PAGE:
Even in the Monsanto-state of Missouri, and with the local university and local politcal representatives busy selling their souls to the industry, Ventria still face a nightmare of setbacks and resistance.

Firm races against clock to plant rice in Missouri
Bill Lambrecht
Post-Dispatch Washington Bureau

WASHINGTON - The government's rules for permits and nature's rules for planting may combine to nip in the bud a quest to sprout pharmaceutical crops in Missouri.

Missouri political leaders are pressing the Agriculture Department to shorten its permit review so a California company can sow pharmaceutical rice in Missouri yet this spring. But the Agriculture Department has given no indication that it will relent, a threat both to the project at hand and to Missouri's hopes to establish itself as a leader in converting croplands to factories for drugs.

The company, Ventria Bioscience, agreed April 15 to find a site for its pharmaceutical rice at least 120 miles from southeast Missouri's rice-growing lands. In return, Anheuser-Busch Cos. Inc. said it would continue to purchase Missouri-grown rice, which the brewery had threatened to boycott if Ventria planted in the Bootheel.

Ventria's rice is far from conventional: It is genetically engineered to produce human proteins that could be used in medicines and other products.

The prospect of this specially engineered rice becoming commingled with edible rice troubled the brewery, as it does rice-growers, environmental advocates and much of the nation's food industry.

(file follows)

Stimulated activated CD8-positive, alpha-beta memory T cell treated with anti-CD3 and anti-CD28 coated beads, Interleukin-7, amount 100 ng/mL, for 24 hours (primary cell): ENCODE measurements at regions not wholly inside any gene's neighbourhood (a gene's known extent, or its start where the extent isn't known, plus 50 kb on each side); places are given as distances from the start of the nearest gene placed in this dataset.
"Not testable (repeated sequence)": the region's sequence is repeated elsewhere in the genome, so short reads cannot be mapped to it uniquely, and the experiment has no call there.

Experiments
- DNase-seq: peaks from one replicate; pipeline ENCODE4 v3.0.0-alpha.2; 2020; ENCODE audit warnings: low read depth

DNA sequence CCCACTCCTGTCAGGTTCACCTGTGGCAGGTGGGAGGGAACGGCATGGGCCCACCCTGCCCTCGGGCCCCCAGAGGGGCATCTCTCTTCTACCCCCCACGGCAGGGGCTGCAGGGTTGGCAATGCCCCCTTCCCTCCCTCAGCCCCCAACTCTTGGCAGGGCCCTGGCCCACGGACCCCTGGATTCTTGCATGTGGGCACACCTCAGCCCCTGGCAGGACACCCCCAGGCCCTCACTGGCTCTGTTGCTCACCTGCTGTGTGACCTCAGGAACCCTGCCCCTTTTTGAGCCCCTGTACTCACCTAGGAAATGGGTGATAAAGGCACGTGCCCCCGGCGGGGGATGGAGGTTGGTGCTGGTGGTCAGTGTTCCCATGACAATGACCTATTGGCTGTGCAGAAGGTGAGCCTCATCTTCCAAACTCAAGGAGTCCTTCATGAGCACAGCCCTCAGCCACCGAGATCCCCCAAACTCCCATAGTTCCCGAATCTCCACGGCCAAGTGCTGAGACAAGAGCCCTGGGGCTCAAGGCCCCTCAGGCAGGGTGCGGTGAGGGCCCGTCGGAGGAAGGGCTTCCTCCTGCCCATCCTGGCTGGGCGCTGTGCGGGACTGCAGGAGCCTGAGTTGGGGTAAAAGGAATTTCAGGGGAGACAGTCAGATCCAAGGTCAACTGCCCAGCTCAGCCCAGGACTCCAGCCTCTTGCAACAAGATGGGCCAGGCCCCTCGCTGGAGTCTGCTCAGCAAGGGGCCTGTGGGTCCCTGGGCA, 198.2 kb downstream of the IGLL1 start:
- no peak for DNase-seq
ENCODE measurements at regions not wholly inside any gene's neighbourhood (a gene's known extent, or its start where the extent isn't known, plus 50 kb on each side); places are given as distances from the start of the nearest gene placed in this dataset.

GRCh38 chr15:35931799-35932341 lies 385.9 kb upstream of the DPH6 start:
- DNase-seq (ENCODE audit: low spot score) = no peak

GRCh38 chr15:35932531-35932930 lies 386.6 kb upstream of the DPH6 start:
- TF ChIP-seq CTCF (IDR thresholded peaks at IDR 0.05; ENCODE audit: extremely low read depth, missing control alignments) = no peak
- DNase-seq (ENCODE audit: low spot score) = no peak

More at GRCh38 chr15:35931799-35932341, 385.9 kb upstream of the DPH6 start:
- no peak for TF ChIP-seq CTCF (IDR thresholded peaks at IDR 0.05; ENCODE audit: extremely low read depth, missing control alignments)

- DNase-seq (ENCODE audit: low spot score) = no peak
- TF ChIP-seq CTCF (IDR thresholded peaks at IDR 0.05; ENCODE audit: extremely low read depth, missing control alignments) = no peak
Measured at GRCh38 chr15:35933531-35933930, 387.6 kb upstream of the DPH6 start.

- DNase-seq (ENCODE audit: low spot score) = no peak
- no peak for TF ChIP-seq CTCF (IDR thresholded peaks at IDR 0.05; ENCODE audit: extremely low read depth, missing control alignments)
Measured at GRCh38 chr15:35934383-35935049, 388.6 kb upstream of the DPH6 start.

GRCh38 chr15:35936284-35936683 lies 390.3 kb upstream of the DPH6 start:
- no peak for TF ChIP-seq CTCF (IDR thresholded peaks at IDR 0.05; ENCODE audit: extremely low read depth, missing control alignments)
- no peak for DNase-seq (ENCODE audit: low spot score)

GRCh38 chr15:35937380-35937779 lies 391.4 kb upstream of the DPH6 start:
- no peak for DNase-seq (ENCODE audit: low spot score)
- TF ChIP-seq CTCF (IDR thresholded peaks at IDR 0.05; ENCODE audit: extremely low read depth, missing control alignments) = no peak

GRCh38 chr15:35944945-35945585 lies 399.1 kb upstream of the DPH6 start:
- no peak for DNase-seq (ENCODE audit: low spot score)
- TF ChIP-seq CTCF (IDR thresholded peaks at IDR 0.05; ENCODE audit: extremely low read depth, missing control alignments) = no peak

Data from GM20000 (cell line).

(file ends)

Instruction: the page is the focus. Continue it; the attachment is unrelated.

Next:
After spending five months reviewing Ventria's initial proposals, the Agriculture Department said last week that winning approval of a new or hastily amended application would not be a simple matter.

Karen Eggert, a spokeswoman for the Agriculture Department unit that oversees permits, said a new environmental assessment and public comment period could require a month or more - which could take Ventria beyond the limits of rice-planting season in Missouri.

Last week, Gov. Matt Blunt appealed to Agriculture Secretary Mike Johanns to expedite government review, said Jessica Robinson, a spokeswoman for Blunt.

"We're very, very hopeful that it happens," she said.

Ventria encountered the same trouble in California a year ago when it was forced, under pressure from rice-growers, to move its planting site far from commercial rice fields and then ran out of time to win a federal permit.

"Deja vu all over again," remarked Ventria president Scott Deeter.

Deeter said Ventria was still mulling over potential new sites in southwest and northwest Missouri that he declined to identify. But his company has concluded, Deeter said, that the pharmaceutical rice would need to be planted by May 20 to have enough time for its 155-day growing season.

"We're trying to figure out what the path forward looks like for us," he said.

Ventria recently obtained a federal permit for growing its engineered rice on five acres in North Carolina, a far smaller project than the initial 200-acre planting envisioned in Missouri.

Ventria's rice is engineered to produce lactoferrin and lysozyme, two proteins that occur in breast milk, saliva and bodily fluids. The proteins are effective in combating bacteria, viruses, funguses and parasites; the company has said they could be especially valuable in fighting the diarrhea that commonly afflicts children in developing countries.